July 14, 2013
I have on several occasions needed to troubleshoot issues which wound up being problems with linux limiting the number of open files for a given process. This can be an annoying issue to troubleshoot since many programs do not gracefully handle this condition and linux does not provide log information which indicates the situation by default. This really applies to all of the linux process limits, not just open files.
So what do we do about it?
When you google the problem, you will typically find references to running ulimit as the service user to determine what the existing limits are. You will quickly discover, that this doesn’t work. For one thing, most service users don’t have shells. Additionally, as you will see in my next post, many services already have configuration which attempts to set the limits on program startup.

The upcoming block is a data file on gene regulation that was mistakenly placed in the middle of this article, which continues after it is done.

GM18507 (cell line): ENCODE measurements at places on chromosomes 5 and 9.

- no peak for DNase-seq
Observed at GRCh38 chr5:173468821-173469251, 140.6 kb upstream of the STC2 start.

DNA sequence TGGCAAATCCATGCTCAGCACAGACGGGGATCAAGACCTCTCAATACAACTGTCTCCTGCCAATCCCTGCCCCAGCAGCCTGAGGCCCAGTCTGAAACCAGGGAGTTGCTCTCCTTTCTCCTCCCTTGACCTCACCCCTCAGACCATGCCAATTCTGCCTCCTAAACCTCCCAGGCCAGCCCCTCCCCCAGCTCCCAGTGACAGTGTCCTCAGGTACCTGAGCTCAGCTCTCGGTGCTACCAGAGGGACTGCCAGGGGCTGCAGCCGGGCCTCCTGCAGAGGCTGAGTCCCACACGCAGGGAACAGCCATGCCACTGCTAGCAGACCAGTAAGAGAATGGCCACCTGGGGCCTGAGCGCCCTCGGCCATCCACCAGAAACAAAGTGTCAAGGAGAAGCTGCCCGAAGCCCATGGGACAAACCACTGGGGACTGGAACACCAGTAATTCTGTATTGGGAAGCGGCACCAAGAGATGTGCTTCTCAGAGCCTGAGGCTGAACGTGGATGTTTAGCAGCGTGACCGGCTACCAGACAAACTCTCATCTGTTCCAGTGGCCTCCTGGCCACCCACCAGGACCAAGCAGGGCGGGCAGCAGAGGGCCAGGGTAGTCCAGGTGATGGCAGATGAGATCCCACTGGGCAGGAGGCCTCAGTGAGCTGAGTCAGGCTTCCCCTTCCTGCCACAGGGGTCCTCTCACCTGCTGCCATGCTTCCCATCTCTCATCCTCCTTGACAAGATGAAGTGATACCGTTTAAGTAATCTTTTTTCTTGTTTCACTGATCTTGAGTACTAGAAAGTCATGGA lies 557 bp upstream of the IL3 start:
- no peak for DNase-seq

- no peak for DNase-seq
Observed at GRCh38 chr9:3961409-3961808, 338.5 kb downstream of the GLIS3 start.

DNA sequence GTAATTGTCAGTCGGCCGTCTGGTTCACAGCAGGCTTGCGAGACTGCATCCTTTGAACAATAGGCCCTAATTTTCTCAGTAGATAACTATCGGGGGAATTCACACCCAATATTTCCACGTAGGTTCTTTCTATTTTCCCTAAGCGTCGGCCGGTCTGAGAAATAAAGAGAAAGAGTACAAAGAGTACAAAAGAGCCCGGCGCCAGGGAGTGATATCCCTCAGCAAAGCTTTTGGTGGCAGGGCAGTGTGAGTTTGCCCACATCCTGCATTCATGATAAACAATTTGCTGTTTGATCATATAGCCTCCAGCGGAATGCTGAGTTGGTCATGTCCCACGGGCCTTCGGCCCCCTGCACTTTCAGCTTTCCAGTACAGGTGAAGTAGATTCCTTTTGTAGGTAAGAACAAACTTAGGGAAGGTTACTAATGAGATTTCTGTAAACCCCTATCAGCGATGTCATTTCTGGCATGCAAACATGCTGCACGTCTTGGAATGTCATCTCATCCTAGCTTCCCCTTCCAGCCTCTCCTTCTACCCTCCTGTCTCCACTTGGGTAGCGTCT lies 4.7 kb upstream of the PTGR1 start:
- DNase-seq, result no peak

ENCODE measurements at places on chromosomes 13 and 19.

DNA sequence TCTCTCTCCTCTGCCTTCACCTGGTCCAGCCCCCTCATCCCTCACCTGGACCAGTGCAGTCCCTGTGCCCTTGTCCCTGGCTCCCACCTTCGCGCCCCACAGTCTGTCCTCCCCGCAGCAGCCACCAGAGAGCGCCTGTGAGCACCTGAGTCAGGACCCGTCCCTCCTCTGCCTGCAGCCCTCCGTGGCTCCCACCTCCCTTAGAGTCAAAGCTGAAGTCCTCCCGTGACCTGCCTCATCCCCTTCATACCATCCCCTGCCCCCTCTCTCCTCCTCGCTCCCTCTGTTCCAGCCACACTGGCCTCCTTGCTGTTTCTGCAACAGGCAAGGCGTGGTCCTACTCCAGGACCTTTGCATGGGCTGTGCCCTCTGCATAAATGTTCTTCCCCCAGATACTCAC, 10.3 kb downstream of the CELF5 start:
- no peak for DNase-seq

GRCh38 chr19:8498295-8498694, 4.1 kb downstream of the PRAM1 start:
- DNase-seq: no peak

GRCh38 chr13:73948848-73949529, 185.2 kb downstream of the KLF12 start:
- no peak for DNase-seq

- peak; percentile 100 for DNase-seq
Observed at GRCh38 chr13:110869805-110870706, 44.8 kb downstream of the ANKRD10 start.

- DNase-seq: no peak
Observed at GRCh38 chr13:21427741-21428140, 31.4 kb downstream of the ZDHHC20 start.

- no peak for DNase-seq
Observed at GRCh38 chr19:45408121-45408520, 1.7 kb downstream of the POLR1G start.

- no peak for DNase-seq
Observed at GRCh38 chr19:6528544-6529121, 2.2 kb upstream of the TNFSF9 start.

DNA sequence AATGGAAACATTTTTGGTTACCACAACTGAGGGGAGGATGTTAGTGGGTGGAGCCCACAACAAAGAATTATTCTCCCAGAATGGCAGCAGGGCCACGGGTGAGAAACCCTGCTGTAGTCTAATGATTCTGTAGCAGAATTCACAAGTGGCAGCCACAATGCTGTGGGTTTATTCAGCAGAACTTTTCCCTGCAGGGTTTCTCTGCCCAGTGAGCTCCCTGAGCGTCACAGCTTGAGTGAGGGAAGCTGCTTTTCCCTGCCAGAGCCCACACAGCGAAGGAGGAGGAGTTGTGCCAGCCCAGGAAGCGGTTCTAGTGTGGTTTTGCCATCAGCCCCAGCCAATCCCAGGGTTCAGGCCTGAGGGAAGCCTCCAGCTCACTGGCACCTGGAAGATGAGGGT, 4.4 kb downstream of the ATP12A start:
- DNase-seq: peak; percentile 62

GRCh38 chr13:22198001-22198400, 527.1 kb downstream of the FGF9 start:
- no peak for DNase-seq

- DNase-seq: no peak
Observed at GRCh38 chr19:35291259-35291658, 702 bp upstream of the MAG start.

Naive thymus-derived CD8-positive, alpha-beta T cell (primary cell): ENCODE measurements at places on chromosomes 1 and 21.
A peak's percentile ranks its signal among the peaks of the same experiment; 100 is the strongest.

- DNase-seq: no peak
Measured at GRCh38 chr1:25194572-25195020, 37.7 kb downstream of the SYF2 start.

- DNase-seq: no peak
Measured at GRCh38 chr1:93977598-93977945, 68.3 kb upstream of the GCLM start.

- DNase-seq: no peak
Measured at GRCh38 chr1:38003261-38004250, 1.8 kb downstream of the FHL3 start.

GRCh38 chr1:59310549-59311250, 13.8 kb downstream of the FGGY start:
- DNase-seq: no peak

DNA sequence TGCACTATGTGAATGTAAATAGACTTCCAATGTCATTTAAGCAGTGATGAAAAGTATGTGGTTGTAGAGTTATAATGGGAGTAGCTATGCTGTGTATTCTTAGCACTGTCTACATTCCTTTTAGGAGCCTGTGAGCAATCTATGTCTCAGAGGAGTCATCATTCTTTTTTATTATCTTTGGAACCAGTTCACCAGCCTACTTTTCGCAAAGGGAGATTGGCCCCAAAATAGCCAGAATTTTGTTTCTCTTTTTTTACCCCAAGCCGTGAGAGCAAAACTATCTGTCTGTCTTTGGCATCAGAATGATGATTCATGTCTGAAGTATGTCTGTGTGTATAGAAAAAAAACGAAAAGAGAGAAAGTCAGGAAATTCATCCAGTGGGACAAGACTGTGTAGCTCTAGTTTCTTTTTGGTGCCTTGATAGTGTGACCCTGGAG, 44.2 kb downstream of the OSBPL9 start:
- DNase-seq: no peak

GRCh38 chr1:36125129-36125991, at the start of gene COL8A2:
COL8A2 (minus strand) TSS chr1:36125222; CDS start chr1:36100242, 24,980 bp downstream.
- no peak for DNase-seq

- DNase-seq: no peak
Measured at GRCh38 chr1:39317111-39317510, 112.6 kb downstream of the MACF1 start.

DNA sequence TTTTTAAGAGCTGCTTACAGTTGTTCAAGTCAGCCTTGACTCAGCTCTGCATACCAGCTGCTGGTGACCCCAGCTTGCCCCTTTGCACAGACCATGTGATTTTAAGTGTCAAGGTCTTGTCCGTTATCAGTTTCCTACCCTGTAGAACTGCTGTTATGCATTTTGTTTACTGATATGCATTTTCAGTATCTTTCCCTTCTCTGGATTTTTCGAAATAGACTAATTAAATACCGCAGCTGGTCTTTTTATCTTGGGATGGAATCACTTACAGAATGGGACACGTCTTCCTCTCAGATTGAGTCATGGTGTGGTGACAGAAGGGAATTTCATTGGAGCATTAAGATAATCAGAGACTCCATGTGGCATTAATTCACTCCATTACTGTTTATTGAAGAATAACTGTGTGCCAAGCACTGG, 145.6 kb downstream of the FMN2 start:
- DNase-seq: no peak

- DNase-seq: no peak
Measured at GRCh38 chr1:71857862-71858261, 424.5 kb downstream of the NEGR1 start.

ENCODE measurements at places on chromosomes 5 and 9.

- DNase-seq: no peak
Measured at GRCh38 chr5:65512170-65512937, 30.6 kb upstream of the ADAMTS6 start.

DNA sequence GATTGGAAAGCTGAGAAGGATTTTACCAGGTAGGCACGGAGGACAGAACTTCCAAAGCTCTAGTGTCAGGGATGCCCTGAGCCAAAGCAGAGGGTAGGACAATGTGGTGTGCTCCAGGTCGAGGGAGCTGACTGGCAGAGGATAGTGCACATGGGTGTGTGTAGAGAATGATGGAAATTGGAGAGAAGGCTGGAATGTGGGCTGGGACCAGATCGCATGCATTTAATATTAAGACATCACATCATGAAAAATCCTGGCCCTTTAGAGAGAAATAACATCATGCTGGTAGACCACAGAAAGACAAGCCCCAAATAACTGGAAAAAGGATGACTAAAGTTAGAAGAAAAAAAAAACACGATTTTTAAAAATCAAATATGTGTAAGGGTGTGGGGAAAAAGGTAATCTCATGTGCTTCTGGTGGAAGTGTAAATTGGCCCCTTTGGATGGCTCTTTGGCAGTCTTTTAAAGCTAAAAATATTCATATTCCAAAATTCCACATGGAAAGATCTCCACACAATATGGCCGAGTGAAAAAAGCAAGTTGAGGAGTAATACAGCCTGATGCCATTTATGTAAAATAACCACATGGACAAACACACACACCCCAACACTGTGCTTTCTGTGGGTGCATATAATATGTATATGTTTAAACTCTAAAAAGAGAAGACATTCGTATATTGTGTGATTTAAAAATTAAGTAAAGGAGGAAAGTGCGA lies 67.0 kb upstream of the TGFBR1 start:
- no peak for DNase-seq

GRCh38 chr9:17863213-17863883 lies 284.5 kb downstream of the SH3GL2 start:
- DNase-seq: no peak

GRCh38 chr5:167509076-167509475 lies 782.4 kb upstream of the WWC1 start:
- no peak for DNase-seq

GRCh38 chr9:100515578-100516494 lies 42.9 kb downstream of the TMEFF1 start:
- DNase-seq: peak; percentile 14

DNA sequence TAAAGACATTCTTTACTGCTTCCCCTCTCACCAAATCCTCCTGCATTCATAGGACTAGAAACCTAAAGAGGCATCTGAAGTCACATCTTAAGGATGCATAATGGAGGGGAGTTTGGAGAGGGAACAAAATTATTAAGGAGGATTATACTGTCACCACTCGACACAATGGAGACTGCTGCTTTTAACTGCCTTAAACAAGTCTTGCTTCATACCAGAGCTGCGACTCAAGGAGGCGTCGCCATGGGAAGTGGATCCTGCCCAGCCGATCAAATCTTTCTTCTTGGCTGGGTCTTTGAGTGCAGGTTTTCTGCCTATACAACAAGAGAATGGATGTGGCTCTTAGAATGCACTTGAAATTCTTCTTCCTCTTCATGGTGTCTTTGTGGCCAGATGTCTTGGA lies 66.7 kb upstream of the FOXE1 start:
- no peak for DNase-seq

Enter the proc filesystem…
cat /proc/805/limits Limit Soft Limit Hard Limit Units Max cpu time unlimited unlimited seconds Max file size unlimited unlimited bytes Max data size unlimited unlimited bytes Max stack size 8388608 unlimited bytes Max core file size 0 unlimited bytes Max resident set unlimited unlimited bytes Max processes 7807 7807 processes Max open files 1024 4096 files Max locked memory 65536 65536 bytes Max address space unlimited unlimited bytes Max file locks unlimited unlimited locks Max pending signals 7807 7807 signals Max msgqueue size 819200 819200 bytes Max nice priority 0 0 Max realtime priority 0 0 Max realtime timeout unlimited unlimited us
805 is the pid of the process you want to check.